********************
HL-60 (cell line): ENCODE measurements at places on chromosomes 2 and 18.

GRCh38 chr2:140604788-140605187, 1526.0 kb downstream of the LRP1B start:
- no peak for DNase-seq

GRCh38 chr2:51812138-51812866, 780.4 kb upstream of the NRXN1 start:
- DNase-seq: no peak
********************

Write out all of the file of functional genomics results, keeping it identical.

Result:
HL-60 (cell line): ENCODE measurements at places on chromosomes 2 and 18.

GRCh38 chr2:140604788-140605187, 1526.0 kb downstream of the LRP1B start:
- no peak for DNase-seq

GRCh38 chr2:51812138-51812866, 780.4 kb upstream of the NRXN1 start:
- DNase-seq: no peak